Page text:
“Ukraine will provide its technologies and highly qualified specialists with the appropriate competencies and experience.”
The amount of planned production was not disclosed.
Poland is the second NATO country after Czech Republic with whom Ukroboronprom reached an agreement on co-production in the defense sector.
Lithuania also stepped up its military support for Ukraine, with Defense Minister Arvydas Anušauskas announcing a new military package that will amount to 41 million euros ($44 million).
“It (the aid) will consist of sent equipment, new acquisitions, contributions to international funds,” Anušauskas said on Twitter.
French President Emmanuel Macron held one-and-a-half-hour talks with his Chinese counterpart Xi Jinping on April 6, during which Paris likely hoped to discourage Beijing from its support for Moscow.
Citing a French diplomatic source, Reuters reported that Xi agreed to “‘work hard’ to accelerate the end of the war and to obtain that a negotiation opens in the full respect of international law.”
The diplomatic source did not tell Reuters whether Paris managed to change Beijing’s stance against Moscow, but the leaders agreed to hold further talks. According to the source, Xi said he was ready to have a call with Zelensky at some point.
Macron said the talks on the second day of a three-day trip to China were "frank and constructive,” Reuters reported, and he warned Xi against providing Moscow with anything that could be used for the war in Ukraine.
Meanwhile, Xi repeated his call for Kyiv and Moscow to begin peace talks. China has sought to position itself as a neutral country and to broker peace – going as far as publishing a 12-point draft plan in February.
But China’s proposed peace plan lacks a direct call for a complete withdrawal of Russian troops from Ukraine, with Ukrainian and Western officials criticizing the document for favoring Russia.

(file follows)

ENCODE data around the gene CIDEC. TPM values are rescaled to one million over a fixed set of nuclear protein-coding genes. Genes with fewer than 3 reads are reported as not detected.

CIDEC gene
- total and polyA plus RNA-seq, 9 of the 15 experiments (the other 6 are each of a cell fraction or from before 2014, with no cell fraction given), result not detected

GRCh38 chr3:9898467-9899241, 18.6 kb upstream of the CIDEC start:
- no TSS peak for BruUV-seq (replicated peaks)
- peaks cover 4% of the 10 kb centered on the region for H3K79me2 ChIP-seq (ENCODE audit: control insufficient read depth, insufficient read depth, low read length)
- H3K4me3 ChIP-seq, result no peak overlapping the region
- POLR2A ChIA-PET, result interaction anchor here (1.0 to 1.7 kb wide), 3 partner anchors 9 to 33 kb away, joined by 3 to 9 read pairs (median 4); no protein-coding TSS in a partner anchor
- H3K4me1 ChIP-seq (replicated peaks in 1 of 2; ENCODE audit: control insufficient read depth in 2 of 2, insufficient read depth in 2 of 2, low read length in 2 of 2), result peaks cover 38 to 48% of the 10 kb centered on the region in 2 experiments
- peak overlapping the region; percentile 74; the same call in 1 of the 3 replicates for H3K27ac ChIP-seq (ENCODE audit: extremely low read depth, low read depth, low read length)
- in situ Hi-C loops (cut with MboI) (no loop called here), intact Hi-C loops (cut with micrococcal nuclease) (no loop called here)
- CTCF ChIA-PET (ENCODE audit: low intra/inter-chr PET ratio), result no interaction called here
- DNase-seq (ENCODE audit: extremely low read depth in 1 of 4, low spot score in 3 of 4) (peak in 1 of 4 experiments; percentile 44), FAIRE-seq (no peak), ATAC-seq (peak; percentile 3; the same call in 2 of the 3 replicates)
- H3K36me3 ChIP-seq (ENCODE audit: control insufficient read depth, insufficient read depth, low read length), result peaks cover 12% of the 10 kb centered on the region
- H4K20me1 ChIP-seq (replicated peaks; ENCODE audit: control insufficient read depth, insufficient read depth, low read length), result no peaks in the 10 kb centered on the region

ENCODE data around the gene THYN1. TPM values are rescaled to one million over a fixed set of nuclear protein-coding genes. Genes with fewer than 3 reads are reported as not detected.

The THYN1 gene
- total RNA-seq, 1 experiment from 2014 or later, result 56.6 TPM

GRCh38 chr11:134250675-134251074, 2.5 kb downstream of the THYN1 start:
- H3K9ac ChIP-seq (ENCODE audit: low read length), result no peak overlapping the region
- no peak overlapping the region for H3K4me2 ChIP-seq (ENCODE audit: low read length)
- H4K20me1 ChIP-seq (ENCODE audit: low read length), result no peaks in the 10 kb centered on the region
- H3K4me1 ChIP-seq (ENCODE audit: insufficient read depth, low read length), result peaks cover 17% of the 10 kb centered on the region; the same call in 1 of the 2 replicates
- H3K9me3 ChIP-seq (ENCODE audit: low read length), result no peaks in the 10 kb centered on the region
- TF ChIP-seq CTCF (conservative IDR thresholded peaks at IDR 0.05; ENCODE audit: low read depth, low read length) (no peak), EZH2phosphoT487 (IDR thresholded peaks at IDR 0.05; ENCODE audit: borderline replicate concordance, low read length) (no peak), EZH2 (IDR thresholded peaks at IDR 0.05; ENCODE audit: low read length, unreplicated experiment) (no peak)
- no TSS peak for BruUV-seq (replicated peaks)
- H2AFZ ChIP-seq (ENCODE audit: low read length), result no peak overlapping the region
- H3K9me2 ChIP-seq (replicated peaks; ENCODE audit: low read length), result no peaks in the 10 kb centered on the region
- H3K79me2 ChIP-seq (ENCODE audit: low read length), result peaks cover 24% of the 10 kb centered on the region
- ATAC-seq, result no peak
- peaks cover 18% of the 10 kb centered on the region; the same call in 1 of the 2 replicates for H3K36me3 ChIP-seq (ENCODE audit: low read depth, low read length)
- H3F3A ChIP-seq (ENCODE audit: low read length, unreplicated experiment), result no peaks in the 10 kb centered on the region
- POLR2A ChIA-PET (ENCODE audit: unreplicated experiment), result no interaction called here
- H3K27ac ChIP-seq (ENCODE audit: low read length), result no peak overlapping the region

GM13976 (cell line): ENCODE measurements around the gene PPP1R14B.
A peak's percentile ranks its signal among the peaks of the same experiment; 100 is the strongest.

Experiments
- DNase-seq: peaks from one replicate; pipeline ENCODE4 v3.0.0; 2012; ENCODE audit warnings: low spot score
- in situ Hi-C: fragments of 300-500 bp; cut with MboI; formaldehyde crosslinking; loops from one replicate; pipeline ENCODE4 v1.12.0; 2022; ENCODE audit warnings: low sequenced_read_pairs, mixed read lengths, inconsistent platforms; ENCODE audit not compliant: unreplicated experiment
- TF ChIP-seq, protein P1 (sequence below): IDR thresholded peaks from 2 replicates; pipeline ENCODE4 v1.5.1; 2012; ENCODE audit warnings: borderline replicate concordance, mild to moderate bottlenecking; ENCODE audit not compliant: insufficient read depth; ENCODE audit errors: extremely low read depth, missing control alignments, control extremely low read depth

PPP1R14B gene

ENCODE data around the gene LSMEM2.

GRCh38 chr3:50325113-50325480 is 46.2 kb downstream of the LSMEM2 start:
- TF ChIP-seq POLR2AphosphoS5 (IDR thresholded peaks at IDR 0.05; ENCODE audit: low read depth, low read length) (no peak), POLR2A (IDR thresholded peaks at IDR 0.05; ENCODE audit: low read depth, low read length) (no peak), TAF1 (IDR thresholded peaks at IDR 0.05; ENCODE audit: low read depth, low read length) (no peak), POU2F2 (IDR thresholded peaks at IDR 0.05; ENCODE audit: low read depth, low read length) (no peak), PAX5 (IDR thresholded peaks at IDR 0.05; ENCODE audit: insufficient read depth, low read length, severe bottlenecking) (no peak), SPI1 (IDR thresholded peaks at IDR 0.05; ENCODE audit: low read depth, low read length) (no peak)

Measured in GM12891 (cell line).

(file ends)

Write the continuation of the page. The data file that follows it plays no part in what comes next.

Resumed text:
"I know I can count on you to bring Russia to its senses, and bring everyone back to the negotiating table," Macron told Xi in Beijing, as reported by BBC.
European Commission President Ursula von der Leyen, who also visited Beijing with Macron, said after her talks with Xi that he "reiterated his willingness to speak" with Zelensky.
"Arming the aggressor is a clear violation of international law," von der Leyen said at a news conference. "This would indeed significantly harm the relationship between the EU and China."
The EU chief’s warning comes after the U.S. in February accused China of preparing to supply lethal weapons to Russia and renewed warnings against such a decision.
At a news conference at NATO headquarters in Brussels on April 5, the alliance’s Secretary General Jens Stoltenberg said that “we have not been able to confirm any provision of lethal aid” but “we are monitoring very closely what China does.”
Stoltenberg called on China to condemn Russia for its invasion of Ukraine, and warned that it would be a “historic mistake” if it supplies lethal weapons to Moscow.
“Any provision of lethal aid to Russia from China will be a big mistake with profound consequences,” Stoltenberg said.